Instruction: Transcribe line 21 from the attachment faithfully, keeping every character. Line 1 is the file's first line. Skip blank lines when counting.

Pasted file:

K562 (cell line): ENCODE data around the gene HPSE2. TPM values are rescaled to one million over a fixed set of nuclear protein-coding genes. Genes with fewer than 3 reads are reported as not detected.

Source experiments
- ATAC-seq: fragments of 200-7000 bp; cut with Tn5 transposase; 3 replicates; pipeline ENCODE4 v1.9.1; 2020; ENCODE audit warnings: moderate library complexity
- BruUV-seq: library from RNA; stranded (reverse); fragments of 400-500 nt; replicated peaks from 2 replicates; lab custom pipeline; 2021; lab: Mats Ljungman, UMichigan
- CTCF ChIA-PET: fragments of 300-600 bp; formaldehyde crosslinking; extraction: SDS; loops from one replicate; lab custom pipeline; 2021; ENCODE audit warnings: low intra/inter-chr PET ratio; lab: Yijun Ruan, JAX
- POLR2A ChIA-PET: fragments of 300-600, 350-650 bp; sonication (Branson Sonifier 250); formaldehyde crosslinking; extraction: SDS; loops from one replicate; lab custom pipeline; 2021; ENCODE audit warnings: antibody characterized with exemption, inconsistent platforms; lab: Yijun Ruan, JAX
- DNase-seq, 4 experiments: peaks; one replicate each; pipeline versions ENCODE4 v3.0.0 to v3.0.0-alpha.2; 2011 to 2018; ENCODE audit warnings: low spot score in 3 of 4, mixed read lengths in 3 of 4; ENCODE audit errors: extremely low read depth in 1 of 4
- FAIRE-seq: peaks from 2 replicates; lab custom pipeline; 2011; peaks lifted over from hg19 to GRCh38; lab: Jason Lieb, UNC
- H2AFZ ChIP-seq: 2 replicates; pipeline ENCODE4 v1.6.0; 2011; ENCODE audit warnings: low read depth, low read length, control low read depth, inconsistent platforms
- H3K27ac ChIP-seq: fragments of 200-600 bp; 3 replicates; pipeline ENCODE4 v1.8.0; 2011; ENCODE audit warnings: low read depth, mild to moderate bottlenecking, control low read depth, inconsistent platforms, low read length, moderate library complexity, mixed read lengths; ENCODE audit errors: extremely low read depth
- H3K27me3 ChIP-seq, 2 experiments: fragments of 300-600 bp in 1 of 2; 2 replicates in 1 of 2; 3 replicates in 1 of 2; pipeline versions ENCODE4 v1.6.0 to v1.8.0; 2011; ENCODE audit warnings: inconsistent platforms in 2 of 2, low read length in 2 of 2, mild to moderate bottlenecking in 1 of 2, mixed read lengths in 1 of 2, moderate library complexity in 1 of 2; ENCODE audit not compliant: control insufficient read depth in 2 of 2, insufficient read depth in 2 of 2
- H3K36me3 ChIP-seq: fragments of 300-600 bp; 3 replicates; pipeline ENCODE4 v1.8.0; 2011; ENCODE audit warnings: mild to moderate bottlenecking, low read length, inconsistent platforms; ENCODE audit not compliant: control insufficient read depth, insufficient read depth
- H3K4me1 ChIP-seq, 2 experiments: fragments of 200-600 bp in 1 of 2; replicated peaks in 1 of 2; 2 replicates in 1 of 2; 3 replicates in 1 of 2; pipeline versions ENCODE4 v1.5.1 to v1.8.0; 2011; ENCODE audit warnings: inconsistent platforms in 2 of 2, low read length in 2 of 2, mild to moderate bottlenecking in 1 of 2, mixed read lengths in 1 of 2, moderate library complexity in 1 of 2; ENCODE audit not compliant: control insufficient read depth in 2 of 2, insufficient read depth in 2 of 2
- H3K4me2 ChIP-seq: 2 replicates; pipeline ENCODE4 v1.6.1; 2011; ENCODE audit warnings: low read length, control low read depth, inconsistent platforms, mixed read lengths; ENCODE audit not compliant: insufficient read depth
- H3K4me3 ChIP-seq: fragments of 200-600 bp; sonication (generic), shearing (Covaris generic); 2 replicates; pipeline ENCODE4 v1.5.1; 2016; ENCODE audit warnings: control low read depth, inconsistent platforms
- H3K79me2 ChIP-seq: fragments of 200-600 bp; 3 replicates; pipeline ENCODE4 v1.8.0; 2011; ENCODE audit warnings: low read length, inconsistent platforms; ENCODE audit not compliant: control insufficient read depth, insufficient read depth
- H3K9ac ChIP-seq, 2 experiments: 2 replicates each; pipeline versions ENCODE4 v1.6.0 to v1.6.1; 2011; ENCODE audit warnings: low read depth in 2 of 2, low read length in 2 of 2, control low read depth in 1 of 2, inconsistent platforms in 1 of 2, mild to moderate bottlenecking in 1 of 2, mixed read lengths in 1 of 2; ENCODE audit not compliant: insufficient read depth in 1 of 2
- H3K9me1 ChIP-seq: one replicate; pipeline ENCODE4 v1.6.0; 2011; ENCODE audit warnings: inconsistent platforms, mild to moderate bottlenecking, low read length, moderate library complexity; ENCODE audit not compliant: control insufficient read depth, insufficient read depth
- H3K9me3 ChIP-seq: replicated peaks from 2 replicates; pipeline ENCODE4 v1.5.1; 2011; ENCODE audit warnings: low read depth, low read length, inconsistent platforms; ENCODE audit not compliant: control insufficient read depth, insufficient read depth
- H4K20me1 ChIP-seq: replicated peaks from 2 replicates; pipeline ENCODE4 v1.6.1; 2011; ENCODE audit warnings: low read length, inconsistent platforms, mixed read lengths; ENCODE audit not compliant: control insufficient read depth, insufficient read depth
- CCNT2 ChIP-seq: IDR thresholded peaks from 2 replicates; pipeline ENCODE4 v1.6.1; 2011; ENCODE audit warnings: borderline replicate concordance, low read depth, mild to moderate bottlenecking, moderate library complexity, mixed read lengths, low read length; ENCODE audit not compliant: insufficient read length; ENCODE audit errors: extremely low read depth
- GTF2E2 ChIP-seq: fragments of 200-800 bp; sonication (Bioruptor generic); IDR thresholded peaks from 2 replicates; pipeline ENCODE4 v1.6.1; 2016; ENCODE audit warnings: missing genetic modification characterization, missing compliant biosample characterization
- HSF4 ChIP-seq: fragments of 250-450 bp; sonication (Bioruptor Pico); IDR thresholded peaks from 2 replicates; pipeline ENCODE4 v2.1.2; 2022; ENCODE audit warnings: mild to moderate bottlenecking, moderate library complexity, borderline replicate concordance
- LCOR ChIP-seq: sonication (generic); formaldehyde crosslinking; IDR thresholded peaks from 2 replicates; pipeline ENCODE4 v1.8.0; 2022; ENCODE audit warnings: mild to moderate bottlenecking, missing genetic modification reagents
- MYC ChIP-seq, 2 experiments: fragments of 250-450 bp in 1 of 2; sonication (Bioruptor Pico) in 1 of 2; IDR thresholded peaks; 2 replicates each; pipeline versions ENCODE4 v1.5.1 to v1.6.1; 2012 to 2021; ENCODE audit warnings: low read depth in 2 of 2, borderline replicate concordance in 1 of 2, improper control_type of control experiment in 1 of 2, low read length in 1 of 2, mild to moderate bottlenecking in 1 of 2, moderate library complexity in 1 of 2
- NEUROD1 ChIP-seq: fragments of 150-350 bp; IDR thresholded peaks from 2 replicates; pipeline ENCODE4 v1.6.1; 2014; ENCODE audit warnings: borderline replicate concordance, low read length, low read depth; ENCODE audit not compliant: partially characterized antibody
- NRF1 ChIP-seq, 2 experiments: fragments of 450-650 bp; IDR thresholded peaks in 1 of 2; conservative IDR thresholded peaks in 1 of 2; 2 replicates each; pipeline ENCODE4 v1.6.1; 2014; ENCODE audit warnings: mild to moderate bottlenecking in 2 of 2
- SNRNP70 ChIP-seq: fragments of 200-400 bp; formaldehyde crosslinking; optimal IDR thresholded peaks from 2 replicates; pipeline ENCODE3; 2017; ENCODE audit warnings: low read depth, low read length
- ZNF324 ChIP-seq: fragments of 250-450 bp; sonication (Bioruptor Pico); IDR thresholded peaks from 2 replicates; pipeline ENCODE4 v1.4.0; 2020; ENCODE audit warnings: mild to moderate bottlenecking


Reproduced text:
- CCNT2 ChIP-seq: IDR thresholded peaks from 2 replicates; pipeline ENCODE4 v1.6.1; 2011; ENCODE audit warnings: borderline replicate concordance, low read depth, mild to moderate bottlenecking, moderate library complexity, mixed read lengths, low read length; ENCODE audit not compliant: insufficient read length; ENCODE audit errors: extremely low read depth